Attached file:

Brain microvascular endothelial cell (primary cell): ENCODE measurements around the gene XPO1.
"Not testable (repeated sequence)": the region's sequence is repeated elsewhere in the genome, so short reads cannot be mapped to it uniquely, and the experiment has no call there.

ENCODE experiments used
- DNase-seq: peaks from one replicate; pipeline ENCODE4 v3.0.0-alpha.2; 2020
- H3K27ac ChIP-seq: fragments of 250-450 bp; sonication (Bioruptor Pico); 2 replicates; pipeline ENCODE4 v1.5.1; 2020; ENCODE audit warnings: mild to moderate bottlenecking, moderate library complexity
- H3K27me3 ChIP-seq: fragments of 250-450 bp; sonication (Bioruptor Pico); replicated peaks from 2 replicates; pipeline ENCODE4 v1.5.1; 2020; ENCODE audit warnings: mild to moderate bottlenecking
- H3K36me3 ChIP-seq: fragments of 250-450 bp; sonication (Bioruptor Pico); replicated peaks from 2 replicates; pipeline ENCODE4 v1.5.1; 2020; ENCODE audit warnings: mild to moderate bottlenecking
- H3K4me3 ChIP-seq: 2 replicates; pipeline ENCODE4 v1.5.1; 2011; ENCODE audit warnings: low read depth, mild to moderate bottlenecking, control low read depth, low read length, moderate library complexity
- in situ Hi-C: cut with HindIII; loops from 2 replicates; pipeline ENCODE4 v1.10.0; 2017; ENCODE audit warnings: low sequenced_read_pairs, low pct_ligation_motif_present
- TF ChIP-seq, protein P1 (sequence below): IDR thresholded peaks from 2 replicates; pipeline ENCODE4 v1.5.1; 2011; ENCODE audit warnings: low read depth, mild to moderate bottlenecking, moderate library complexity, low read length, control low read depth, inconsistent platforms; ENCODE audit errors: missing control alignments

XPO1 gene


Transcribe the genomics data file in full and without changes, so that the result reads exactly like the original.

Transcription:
Brain microvascular endothelial cell (primary cell): ENCODE measurements around the gene XPO1.
"Not testable (repeated sequence)": the region's sequence is repeated elsewhere in the genome, so short reads cannot be mapped to it uniquely, and the experiment has no call there.

ENCODE experiments used
- DNase-seq: peaks from one replicate; pipeline ENCODE4 v3.0.0-alpha.2; 2020
- H3K27ac ChIP-seq: fragments of 250-450 bp; sonication (Bioruptor Pico); 2 replicates; pipeline ENCODE4 v1.5.1; 2020; ENCODE audit warnings: mild to moderate bottlenecking, moderate library complexity
- H3K27me3 ChIP-seq: fragments of 250-450 bp; sonication (Bioruptor Pico); replicated peaks from 2 replicates; pipeline ENCODE4 v1.5.1; 2020; ENCODE audit warnings: mild to moderate bottlenecking
- H3K36me3 ChIP-seq: fragments of 250-450 bp; sonication (Bioruptor Pico); replicated peaks from 2 replicates; pipeline ENCODE4 v1.5.1; 2020; ENCODE audit warnings: mild to moderate bottlenecking
- H3K4me3 ChIP-seq: 2 replicates; pipeline ENCODE4 v1.5.1; 2011; ENCODE audit warnings: low read depth, mild to moderate bottlenecking, control low read depth, low read length, moderate library complexity
- in situ Hi-C: cut with HindIII; loops from 2 replicates; pipeline ENCODE4 v1.10.0; 2017; ENCODE audit warnings: low sequenced_read_pairs, low pct_ligation_motif_present
- TF ChIP-seq, protein P1 (sequence below): IDR thresholded peaks from 2 replicates; pipeline ENCODE4 v1.5.1; 2011; ENCODE audit warnings: low read depth, mild to moderate bottlenecking, moderate library complexity, low read length, control low read depth, inconsistent platforms; ENCODE audit errors: missing control alignments

XPO1 gene